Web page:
NEW BALANCE MADE IN THE USA / AMERICAN RENEGADE COLLECTION

New Balance has released the latest Made in the USA theme pack today with the American Renegade Collection. Taking cues from the motorcycles, hot rod cars, leather jackets and the tousled style that defined the 1950s and 1960s. In addition, the look book was shot by Nicholas Maggio and captures imagery that showcases Americana looks and the new collection. Our personal favorite is the grey 996 release.

 

 

 

 

How ‘Made in the USA’ is Making a Comeback

Rana Foroohar Curious Capitalist

By 

The U.S. economy continues to struggle, and the weak March jobs report — just 88,000 positions were added — briefly spooked the market. But step back and you’ll see a bright spot, perhaps the best economic news the U.S. has witnessed since the rise of Silicon Valley: Made in the USA is making a comeback. Climbing out of the recession, the U.S. has seen its manufacturing growth outpace that of other advanced nations, with some 500,000 jobs created in the past three years. It marks the first time in more than a decade that the number of factory jobs has gone up instead of down. From ExOne’s 3-D manufacturing plant near Pittsburgh to Dow Chemical’s expanding ethylene and propylene production in Louisiana and Texas, which could create 35,000 jobs, American workers are busy making things that customers around the world want to buy — and defying the narrative of the nation’s supposedly inevitable manufacturing decline.Time Magazine Made in the USA

The past several months alone have seen some surprising reversals. Apple, famous for the city-size factories in China that produce its gadgets, decided to assemble one of its Mac computer lines in the U.S. Walmart, which pioneered global sourcing to find the lowest-priced goods for customers, said it would pump up spending with American suppliers by $50 billion over the next decade — and save money by doing so (for TIME’s new cover story, written by myself and Bill Saporito, and available to subscribers, click here). And Airbus will build JetBlue’s new jets in Alabama.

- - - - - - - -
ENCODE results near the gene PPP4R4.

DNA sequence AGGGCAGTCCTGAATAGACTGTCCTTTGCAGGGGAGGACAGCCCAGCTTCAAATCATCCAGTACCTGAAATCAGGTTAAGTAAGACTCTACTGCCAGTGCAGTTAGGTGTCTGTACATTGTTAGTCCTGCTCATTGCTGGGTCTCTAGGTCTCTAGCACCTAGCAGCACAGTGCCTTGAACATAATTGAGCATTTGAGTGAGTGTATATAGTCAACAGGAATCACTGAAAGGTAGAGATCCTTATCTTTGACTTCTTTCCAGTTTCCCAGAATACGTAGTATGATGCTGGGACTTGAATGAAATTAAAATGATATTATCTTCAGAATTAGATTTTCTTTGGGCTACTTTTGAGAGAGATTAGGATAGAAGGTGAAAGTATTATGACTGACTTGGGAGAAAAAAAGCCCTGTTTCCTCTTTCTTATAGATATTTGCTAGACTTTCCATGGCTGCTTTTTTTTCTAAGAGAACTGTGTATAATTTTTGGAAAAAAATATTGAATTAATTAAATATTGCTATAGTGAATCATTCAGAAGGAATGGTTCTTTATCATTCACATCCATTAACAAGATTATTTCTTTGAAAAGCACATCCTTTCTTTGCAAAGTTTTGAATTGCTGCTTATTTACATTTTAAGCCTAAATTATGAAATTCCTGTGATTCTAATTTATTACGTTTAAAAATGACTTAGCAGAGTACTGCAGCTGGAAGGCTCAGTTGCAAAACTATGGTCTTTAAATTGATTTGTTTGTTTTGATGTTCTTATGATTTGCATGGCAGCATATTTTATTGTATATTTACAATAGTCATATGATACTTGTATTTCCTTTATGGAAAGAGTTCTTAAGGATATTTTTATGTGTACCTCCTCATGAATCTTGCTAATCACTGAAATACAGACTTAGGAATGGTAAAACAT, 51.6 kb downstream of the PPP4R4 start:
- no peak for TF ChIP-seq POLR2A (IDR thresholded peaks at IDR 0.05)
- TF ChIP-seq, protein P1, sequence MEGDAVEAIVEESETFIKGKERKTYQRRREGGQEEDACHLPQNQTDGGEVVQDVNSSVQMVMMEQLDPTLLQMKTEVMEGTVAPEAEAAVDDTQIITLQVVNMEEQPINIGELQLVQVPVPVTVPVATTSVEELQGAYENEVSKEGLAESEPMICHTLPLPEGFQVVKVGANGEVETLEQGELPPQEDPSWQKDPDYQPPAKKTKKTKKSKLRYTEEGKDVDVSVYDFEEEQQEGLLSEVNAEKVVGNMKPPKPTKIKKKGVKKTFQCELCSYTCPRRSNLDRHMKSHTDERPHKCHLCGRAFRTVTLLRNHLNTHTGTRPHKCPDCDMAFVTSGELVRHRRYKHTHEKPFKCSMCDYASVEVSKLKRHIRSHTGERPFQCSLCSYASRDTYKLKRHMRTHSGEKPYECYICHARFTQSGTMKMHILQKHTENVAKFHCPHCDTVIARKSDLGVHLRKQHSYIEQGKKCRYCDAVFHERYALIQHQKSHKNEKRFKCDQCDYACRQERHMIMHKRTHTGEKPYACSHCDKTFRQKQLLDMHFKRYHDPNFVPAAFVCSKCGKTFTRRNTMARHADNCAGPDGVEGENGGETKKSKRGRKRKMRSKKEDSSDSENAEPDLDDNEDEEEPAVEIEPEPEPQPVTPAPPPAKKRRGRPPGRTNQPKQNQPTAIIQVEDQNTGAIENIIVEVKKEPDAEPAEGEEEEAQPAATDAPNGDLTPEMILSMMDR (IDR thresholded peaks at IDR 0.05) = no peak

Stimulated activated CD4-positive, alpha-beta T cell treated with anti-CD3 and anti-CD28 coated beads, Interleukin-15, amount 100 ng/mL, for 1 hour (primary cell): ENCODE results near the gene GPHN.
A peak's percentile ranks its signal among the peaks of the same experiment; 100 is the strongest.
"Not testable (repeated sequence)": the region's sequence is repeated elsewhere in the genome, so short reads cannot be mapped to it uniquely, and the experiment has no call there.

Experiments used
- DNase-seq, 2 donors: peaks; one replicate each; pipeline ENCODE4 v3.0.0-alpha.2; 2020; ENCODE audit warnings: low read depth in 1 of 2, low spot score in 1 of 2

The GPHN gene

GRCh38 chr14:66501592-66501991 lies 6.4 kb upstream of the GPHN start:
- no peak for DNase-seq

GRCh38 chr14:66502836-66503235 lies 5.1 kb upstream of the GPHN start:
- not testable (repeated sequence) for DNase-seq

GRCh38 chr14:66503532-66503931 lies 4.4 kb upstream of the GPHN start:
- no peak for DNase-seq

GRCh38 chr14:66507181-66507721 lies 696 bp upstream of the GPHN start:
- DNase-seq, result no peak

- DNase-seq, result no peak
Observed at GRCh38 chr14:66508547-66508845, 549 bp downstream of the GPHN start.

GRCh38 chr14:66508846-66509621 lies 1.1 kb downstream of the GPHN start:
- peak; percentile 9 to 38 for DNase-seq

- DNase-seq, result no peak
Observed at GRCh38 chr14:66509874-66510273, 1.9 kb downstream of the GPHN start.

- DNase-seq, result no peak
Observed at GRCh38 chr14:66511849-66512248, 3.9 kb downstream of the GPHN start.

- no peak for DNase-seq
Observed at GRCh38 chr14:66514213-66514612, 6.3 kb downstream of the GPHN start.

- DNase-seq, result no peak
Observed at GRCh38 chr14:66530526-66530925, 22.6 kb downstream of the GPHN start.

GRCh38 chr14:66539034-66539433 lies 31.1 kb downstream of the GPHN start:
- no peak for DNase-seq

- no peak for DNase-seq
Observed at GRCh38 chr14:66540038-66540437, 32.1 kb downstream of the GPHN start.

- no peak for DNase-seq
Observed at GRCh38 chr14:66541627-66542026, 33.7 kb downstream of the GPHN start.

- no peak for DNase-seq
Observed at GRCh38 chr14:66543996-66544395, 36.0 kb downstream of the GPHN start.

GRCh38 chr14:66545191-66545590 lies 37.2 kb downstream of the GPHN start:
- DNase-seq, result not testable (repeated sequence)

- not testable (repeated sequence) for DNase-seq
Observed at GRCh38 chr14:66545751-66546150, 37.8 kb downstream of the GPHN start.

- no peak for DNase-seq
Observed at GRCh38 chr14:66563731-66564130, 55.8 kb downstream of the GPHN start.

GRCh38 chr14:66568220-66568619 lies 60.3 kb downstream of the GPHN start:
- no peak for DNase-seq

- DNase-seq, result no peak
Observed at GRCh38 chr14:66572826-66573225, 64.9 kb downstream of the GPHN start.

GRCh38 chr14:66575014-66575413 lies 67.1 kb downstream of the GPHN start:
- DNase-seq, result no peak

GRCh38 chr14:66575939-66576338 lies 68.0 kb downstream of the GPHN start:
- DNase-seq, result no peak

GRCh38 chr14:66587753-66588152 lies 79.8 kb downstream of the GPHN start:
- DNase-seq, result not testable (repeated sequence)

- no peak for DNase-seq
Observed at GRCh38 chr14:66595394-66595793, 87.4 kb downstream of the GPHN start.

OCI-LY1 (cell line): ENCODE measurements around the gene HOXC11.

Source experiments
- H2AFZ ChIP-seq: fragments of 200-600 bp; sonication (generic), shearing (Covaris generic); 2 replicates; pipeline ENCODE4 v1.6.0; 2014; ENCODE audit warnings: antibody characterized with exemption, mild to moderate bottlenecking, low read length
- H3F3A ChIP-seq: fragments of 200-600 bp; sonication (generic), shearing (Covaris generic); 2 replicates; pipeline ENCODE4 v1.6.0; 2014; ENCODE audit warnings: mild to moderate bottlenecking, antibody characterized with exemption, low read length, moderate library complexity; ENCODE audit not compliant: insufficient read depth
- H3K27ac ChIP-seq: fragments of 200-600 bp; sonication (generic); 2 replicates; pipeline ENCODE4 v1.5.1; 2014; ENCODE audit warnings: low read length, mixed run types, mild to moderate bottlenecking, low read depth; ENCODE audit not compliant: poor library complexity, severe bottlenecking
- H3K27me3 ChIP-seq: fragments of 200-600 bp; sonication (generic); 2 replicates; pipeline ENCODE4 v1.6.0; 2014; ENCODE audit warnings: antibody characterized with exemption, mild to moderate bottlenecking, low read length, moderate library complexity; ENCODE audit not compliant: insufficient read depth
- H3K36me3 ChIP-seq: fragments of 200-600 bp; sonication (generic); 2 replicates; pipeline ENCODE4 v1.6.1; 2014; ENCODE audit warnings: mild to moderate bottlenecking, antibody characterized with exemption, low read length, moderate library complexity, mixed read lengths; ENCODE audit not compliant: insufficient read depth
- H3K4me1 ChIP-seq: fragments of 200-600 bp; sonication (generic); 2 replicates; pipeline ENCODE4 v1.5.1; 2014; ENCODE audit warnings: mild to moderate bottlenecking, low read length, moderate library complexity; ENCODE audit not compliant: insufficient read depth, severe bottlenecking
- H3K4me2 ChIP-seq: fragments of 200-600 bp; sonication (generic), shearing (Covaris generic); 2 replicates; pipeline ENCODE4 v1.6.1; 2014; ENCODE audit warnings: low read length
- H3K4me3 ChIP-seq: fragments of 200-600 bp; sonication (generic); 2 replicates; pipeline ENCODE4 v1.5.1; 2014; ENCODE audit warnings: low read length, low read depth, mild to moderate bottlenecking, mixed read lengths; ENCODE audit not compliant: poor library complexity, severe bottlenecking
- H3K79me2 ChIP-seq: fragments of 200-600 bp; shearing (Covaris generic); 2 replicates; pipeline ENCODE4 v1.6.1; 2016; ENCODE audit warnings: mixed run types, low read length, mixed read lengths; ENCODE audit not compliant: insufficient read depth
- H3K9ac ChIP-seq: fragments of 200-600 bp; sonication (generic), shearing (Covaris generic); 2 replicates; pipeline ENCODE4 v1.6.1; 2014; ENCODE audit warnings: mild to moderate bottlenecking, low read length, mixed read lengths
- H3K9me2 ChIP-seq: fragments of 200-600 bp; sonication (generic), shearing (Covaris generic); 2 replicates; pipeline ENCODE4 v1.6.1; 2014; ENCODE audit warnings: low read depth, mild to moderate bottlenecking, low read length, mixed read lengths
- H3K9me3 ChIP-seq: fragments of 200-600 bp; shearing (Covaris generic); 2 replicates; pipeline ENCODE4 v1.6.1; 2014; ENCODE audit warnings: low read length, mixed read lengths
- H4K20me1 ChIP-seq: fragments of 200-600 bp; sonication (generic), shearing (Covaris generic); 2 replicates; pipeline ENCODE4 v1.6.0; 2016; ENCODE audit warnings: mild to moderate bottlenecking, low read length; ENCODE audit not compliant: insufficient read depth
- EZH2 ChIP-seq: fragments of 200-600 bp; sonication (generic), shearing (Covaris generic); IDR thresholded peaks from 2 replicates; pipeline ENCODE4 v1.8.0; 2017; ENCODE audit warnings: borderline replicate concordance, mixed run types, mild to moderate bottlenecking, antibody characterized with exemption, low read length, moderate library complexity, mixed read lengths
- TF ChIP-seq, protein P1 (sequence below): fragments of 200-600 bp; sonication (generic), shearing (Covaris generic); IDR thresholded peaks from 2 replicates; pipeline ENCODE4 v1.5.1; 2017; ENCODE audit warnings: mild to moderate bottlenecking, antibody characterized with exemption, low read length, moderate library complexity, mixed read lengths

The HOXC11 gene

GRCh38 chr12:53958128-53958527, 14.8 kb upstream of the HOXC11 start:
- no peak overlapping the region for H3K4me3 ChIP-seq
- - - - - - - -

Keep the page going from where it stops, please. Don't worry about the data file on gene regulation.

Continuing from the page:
Some economists argue that the gains are a natural part of the business cycle, rather than a sustainable recovery in the sector. But I would argue that the improvements of the last three years aren’t a blip. They are the sum of a powerful equation refiguring the global economy. U.S. factories increasingly have access to cheap energy thanks to oil and gas from the shale boom. For companies outside the U.S., it’s the opposite: high global oil prices translate into costlier fuel for ships and planes — which means some labor savings from low-cost plants in China evaporate when the goods are shipped thousands of miles. And about those low-cost plants: workers from China to India are demanding and getting bigger paychecks, while U.S. companies have won massive concessions from unions over the past decade. Suddenly the math on outsourcing doesn’t look quite as attractive. Paul Ashworth, the North America economist for research firm Capital Economics, is willing to go a step further. “The offshoring boom,” Ashworth wrote in a recent report, “does appear to have largely run its course.”